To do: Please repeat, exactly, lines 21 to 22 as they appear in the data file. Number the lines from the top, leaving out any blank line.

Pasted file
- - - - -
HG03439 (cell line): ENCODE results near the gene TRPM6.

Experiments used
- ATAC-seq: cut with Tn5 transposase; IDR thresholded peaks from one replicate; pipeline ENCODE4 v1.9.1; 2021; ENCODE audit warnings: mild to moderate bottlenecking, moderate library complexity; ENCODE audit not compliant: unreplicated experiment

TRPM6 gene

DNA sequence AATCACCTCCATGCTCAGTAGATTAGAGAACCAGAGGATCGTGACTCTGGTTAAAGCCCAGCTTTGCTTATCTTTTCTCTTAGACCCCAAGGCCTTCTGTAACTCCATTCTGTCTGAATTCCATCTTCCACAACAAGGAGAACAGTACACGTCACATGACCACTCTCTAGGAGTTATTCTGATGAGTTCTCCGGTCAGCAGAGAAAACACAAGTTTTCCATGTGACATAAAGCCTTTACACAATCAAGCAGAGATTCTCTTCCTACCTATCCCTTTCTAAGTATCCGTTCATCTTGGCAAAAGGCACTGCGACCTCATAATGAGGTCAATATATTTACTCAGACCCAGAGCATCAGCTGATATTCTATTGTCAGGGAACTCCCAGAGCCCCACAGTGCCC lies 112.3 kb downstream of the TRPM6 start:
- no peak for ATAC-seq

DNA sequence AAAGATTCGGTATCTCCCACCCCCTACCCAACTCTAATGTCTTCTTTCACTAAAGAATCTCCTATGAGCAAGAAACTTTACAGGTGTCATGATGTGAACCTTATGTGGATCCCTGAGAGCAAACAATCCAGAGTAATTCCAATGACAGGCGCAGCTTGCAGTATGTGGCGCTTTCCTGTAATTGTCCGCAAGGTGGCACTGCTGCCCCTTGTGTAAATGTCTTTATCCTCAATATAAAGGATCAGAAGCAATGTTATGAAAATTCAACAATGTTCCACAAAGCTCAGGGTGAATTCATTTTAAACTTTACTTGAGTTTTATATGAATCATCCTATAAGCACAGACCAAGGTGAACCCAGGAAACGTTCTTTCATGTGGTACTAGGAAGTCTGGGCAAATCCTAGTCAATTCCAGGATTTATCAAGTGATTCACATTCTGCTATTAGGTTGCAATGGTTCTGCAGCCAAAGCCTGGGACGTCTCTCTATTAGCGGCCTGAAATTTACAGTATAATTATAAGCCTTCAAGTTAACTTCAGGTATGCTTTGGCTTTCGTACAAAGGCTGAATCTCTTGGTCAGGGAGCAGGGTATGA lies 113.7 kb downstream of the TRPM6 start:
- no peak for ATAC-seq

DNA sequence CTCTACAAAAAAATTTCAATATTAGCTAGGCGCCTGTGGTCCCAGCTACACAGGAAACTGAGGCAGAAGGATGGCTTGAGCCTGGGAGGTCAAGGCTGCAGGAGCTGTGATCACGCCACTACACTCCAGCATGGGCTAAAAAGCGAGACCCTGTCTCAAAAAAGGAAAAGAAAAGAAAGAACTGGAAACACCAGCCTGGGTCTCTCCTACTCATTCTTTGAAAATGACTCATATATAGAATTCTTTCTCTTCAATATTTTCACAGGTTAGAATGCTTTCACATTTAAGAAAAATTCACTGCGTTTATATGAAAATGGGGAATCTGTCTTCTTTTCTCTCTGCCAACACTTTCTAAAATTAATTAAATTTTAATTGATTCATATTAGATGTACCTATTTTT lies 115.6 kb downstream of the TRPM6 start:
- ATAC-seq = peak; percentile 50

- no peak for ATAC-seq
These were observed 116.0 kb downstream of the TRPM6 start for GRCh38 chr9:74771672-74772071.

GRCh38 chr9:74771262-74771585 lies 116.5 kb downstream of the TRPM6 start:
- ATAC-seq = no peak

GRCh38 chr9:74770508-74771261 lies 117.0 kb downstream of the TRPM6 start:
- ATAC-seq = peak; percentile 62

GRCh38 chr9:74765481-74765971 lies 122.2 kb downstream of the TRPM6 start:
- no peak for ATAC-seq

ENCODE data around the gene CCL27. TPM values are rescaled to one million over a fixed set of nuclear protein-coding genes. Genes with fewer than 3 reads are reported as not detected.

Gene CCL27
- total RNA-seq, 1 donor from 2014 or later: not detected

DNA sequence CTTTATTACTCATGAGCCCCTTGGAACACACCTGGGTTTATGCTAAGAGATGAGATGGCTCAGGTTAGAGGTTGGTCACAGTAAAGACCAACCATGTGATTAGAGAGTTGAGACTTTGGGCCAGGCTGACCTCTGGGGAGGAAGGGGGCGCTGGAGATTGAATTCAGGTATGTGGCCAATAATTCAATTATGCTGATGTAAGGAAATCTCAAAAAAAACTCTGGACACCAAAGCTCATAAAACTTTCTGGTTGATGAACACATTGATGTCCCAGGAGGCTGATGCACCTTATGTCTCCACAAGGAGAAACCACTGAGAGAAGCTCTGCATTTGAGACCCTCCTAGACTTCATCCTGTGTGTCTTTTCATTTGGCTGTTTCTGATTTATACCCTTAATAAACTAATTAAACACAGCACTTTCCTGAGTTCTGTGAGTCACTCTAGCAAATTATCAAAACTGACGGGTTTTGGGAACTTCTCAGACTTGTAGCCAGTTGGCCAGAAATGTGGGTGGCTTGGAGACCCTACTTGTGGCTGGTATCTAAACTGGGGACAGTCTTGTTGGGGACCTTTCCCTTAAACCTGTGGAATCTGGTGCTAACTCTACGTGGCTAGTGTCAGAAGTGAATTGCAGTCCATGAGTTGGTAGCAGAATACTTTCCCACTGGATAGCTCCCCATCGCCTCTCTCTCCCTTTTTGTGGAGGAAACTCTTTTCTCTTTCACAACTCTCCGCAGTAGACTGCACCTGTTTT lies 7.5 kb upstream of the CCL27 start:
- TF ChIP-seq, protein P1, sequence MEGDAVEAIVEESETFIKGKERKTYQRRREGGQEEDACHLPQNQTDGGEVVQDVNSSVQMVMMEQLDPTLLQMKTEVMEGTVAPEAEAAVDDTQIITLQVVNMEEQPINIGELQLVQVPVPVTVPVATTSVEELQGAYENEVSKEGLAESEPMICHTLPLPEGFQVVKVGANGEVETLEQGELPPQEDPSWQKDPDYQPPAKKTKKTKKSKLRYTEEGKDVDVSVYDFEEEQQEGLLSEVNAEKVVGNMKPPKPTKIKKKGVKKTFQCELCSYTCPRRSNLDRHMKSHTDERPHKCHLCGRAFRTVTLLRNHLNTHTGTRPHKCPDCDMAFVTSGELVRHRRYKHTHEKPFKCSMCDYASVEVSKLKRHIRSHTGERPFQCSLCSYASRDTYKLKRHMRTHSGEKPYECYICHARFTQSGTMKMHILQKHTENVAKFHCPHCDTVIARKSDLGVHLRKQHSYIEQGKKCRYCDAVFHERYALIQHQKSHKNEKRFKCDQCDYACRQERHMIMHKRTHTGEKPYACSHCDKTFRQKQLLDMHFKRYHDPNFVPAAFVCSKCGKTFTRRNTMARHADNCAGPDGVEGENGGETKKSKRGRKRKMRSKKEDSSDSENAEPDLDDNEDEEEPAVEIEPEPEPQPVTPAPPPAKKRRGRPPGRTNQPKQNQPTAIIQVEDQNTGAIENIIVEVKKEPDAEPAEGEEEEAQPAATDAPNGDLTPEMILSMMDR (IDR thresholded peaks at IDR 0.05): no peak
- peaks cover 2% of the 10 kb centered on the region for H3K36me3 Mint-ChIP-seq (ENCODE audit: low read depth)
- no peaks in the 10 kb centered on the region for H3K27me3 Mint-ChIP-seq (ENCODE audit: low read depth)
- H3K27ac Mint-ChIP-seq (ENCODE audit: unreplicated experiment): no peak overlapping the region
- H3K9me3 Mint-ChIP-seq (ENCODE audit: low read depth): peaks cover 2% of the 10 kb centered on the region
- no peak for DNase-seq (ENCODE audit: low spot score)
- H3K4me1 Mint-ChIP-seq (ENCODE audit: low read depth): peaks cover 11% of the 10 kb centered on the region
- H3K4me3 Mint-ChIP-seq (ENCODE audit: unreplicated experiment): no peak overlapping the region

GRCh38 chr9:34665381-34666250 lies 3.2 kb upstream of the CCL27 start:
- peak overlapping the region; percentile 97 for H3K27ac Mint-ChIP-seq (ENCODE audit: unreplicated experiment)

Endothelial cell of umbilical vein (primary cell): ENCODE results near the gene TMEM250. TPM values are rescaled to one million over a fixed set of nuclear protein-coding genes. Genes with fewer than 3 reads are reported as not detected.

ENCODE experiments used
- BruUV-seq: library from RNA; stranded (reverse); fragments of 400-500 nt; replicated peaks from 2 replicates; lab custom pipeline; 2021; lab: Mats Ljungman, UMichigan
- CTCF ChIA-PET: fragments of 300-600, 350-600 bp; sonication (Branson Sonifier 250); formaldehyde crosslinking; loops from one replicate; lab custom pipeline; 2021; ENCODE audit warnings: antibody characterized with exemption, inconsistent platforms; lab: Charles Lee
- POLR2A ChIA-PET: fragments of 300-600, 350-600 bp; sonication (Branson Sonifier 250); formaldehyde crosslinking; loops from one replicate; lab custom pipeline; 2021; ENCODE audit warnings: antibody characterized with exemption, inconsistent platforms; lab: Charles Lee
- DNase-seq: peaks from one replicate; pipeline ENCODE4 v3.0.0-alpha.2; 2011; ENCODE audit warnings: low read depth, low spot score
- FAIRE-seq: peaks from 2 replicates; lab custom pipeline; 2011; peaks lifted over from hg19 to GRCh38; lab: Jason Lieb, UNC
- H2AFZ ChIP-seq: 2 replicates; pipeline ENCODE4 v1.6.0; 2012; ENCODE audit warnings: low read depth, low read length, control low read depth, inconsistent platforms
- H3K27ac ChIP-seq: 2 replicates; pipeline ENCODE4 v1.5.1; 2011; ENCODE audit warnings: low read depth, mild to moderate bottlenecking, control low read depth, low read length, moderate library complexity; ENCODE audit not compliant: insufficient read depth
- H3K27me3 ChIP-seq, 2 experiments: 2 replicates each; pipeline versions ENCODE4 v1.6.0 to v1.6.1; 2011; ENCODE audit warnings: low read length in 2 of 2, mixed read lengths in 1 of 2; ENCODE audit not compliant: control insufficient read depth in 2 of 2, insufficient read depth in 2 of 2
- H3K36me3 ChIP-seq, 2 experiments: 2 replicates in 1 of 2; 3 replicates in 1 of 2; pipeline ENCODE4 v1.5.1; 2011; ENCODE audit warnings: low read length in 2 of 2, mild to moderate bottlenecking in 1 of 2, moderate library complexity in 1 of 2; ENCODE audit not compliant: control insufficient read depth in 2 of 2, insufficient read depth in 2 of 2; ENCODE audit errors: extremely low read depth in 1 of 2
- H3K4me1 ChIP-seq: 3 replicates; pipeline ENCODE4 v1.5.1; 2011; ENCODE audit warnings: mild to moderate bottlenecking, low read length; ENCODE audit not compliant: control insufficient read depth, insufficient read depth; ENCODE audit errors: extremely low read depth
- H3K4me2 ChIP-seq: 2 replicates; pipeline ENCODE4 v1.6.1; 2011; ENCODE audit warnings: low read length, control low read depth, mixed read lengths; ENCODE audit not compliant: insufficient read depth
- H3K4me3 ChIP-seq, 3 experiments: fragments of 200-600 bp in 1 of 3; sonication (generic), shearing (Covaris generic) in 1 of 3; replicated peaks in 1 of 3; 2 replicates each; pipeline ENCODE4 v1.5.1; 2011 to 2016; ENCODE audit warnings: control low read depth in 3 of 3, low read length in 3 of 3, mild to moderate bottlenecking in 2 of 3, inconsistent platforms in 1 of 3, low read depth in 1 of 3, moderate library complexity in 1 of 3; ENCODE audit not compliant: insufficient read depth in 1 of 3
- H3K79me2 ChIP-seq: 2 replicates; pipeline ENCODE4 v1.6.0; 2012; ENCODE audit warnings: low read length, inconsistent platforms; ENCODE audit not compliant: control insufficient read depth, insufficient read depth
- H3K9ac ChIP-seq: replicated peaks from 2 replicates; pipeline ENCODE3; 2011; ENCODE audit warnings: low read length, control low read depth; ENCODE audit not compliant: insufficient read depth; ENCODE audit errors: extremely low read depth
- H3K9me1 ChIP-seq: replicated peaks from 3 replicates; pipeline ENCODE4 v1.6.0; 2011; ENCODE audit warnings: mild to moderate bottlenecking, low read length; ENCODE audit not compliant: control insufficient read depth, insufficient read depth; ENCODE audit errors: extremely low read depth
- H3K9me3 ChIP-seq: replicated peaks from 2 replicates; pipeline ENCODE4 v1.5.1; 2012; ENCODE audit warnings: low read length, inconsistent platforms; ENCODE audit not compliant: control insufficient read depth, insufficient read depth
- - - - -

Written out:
- total RNA-seq, 1 donor from 2014 or later: not detected

DNA sequence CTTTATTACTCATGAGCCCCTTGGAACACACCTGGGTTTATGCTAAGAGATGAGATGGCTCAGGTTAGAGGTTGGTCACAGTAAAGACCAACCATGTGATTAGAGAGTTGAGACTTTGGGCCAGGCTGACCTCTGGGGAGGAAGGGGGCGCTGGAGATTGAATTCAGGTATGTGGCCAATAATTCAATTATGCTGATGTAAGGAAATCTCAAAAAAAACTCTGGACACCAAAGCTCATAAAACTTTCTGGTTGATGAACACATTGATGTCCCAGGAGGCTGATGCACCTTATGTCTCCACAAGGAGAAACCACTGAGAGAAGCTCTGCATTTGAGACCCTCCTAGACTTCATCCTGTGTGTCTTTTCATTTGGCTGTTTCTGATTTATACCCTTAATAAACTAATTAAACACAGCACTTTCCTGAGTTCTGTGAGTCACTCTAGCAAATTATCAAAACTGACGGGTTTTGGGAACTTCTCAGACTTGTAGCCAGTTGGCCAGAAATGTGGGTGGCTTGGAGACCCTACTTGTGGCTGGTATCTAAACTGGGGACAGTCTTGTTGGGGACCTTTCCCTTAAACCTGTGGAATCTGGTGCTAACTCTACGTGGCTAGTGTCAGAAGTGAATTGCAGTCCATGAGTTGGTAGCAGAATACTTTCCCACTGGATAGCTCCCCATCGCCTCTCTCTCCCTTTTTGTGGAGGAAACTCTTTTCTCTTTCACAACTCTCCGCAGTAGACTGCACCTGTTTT lies 7.5 kb upstream of the CCL27 start: